There’s nothing wrong with having big goals, ambitious dreams, grand aspirations. Close your eyes and imagine the fantasy championship you covet. Plan your parade route. Douse yourself in champagne.
But any large journey begins with small steps, and that’s my goal for today — small steps. I prefer to attack fantasy football with a microscope, not a telescope. It’s such a snow globe league, sure to look radically different in a few months. So my initial aim is to consider what I know right now and do my best in the short term.
I want you to win September. I want you to be in first, or pretty darn close to it, before the leaves hit the ground.
A fast starter in fantasy football affords you leverage, and with that comes wonderful things. Maybe you can shrug off a difficult bye week. Perhaps you can make some of those obvious two-for-one trades where you’re sacrificing depth to a desperate opponent and poaching their star. In the middle of the year, we can start shaping a roster that’s set up to dominate in the money weeks, armed with more reliable information on which defenses truly are horrible.
If you have leverage, you can let the game come to you. If you don’t have leverage, you often find yourself forcing things, pressed into an activity you would prefer to avoid.
How do we win September? How do we play for today? Here are some of my concepts to consider:
Recognize September All-Stars
Jamaal Williams was brought to New Orleans to be a short-yardage hammer, and he doesn’t have to share with Alvin Kamara for the opening three weeks. Williams has a Yahoo ADP slightly outside the top 100, making him a very affordable RB2/3 for the opening month.
By all accounts, the Javonte Williams comeback is on a slow trajectory in Denver. With that in mind, Samaje Perine could be another Mr. September. Perine might be as talented as Williams, and he looks like the Week 1 starter. A handy value with a Yahoo ADP of 118.5.
Don’t go looking for injuries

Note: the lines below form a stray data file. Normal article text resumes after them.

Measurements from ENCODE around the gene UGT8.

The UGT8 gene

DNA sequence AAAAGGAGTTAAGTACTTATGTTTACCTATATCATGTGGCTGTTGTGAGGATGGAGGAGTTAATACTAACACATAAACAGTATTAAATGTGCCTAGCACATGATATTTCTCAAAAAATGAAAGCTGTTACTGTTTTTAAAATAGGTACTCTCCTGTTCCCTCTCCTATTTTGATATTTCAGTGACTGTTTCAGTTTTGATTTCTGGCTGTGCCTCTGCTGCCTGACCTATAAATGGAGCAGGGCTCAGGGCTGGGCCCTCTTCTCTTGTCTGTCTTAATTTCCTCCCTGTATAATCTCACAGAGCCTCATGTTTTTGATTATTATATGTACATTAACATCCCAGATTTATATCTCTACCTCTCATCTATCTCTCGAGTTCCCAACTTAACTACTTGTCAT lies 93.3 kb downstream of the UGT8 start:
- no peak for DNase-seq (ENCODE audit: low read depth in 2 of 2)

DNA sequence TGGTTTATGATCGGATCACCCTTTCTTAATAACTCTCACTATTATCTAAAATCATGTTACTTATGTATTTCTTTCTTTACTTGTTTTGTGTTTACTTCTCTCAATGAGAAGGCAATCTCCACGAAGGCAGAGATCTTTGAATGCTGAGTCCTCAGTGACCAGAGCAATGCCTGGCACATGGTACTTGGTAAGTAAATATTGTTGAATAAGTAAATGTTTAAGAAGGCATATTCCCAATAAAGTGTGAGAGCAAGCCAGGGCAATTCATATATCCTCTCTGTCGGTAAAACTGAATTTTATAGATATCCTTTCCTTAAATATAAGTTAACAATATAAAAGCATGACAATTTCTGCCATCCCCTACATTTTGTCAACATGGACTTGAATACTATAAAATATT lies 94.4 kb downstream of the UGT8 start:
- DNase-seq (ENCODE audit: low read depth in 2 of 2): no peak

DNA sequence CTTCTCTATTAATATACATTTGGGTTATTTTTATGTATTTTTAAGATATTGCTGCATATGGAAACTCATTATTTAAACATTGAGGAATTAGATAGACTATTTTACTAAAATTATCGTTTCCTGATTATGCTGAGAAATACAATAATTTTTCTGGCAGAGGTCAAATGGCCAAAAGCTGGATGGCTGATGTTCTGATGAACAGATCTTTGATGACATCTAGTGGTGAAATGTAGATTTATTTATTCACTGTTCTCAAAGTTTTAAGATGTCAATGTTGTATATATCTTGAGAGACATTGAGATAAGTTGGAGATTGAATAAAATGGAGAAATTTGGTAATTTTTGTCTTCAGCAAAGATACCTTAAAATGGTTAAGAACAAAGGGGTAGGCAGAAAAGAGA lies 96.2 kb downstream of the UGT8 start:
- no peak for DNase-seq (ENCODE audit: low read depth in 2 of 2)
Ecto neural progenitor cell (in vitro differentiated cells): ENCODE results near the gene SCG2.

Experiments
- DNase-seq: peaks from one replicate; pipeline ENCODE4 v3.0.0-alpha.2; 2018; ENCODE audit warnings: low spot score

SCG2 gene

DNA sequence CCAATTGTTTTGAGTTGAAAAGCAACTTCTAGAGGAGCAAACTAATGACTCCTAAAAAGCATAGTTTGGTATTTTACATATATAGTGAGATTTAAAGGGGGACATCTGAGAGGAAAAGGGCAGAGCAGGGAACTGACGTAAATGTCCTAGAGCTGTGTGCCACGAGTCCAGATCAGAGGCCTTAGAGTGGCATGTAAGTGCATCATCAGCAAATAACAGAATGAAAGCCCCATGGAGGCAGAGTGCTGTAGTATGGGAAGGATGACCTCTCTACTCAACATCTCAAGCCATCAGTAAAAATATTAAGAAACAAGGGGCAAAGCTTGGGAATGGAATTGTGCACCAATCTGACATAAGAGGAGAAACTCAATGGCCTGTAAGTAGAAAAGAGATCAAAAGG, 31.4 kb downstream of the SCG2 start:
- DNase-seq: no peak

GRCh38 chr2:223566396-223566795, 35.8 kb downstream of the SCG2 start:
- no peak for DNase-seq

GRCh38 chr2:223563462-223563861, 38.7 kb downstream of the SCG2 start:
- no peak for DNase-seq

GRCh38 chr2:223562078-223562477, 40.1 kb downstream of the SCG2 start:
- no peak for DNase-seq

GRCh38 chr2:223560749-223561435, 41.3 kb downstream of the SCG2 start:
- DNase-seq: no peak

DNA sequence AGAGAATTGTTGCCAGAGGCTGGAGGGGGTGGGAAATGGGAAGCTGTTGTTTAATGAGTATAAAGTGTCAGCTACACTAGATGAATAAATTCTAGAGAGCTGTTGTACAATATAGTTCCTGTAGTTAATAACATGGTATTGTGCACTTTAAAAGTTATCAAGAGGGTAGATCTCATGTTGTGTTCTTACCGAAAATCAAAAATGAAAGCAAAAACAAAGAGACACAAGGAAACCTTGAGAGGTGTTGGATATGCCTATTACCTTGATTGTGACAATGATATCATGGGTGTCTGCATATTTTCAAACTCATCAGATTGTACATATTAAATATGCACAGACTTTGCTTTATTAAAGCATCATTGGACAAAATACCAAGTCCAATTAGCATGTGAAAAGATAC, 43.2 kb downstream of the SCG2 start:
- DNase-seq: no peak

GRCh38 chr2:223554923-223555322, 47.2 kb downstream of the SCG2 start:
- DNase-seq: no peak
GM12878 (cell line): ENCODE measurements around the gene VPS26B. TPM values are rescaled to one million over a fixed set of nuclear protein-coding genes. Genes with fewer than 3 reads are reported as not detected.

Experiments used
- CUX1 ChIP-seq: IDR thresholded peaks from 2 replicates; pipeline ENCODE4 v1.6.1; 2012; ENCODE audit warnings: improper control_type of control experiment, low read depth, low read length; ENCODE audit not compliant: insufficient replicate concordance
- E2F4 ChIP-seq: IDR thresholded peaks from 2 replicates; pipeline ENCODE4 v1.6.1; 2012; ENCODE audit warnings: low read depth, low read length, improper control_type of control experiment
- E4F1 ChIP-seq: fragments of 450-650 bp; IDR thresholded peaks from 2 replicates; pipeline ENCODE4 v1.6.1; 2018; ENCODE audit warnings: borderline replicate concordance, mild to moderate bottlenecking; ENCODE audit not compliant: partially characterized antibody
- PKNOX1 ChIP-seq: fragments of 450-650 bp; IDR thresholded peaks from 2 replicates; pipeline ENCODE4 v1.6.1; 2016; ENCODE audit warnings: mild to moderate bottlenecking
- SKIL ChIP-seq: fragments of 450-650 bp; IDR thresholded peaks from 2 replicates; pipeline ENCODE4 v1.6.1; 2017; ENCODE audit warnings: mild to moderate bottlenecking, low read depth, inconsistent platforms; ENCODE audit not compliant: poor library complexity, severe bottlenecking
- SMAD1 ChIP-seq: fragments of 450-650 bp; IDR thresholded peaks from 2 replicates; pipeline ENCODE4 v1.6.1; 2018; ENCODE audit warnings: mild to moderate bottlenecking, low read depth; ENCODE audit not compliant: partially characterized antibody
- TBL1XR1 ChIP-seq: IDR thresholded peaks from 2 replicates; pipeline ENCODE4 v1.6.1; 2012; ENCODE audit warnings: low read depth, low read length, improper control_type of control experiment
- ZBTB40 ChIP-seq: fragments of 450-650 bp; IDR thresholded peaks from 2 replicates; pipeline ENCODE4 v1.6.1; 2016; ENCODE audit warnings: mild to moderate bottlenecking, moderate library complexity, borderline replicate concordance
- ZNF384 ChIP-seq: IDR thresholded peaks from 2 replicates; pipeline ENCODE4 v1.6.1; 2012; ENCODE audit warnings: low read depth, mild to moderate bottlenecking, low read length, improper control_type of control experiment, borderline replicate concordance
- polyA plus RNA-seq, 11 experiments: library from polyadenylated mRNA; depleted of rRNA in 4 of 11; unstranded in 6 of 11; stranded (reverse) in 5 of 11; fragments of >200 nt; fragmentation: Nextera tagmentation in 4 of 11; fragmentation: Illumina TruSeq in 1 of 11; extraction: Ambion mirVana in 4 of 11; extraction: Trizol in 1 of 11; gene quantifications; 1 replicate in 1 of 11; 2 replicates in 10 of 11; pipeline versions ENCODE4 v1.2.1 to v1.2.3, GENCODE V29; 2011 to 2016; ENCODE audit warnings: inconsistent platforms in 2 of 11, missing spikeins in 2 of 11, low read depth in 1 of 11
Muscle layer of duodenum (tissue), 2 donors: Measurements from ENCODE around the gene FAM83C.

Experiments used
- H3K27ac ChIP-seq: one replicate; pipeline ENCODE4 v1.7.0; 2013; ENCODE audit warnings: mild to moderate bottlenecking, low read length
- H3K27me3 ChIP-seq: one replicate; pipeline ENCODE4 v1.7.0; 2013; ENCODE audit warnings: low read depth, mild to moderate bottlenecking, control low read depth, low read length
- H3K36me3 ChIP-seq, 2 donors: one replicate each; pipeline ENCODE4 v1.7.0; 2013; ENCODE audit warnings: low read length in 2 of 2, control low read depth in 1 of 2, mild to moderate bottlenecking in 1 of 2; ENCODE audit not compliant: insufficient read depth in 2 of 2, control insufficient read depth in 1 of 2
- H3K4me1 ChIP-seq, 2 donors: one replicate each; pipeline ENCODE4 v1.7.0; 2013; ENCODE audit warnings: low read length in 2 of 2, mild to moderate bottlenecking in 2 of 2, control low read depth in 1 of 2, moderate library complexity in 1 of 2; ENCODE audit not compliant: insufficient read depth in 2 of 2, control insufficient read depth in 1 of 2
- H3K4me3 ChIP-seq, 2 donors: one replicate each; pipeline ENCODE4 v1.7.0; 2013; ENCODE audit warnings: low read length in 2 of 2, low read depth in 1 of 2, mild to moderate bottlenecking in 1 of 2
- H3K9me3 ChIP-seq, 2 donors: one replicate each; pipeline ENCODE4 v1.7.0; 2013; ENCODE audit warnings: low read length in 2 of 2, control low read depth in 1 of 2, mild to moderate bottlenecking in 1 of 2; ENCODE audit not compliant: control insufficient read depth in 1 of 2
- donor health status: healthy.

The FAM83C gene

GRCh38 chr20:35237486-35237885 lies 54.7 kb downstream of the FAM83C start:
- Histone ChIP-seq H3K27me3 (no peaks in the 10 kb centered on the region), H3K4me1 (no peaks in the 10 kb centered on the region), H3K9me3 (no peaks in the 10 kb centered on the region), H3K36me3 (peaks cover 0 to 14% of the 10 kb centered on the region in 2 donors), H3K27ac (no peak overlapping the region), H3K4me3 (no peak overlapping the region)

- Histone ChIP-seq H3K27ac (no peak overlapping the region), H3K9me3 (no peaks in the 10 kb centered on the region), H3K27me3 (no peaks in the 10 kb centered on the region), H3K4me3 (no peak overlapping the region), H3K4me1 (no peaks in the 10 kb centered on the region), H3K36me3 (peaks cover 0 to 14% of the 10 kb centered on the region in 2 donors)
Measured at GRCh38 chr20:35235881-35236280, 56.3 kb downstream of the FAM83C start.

I’d prefer not to draft into injuries in August — I know injuries will find me soon enough in September. So when Terry McLaurin (toe) and Jerry Jeudy (hamstring) got hurt in August, they went tumbling down my draft board. McLaurin wasn’t really a target for me anyway, as I’m excited about Jahan Dotson’s breakout potential. I did have Jeudy shares, but when the context changes, often my opinion changes.
Injury optimism is rarely your friend in fantasy football. A hurt player might need a prove-it week or two before you feel confident starting him. Perhaps they’ll be on a limited snap count when they return. I’m not going to draft, say, Jameson Williams — it’s not just the six-week suspension, but the real possibility that his first few games back could be limited in assignment.
The picture takes too long to develop.
Work the schedule
Opponents don’t come into play with your superstars, of course — if you’re rostering Patrick Mahomes or Nick Chubb or Ja’Marr Chase, you’re rolling them out against all comers. But the matchups are critical at the lesser positions and the streamable spots. In most of my leagues, I’ll have a short leash for my DST picks and often rent them out, a week at a time.
I can’t promise you the Baltimore and Washington defenses will have long-term appeal, but both clubs are heavy Week 1 favorites; the Ravens host the Texans, the Commanders draw the punt-formation Cardinals. I’ve targeted both teams in summer drafts, knowing it could be a short assignment.
Conversely, the Jets have a formidable real-life defense, but the early season schedule is a monster: Buffalo, Dallas, New England, Kansas City, Denver, Philadelphia. Four Super Bowl favorites are in that mix, plus a tricky division game (New England) and a difficult road trip (Denver). And then a Week 7 bye comes calling. I’m not looking to draft the Jets defense, but maybe I’ll grab it off waivers later in the year when the schedule softens up.
Be proactive on the wire early
One of the biggest mistakes fantasy managers make is to overly fall in love with their bench. Obviously, it’s a season-to-taste thing; I’m not saying you have to recklessly cut players without a thoughtful moment or two first. But in-season information often means more to us than blind summer speculation.
Have you heard about the Monty Hall Problem? It’s a counter-intuitive logic puzzle that shows us that when we have additional information, it’s often in our best interest to change our mind.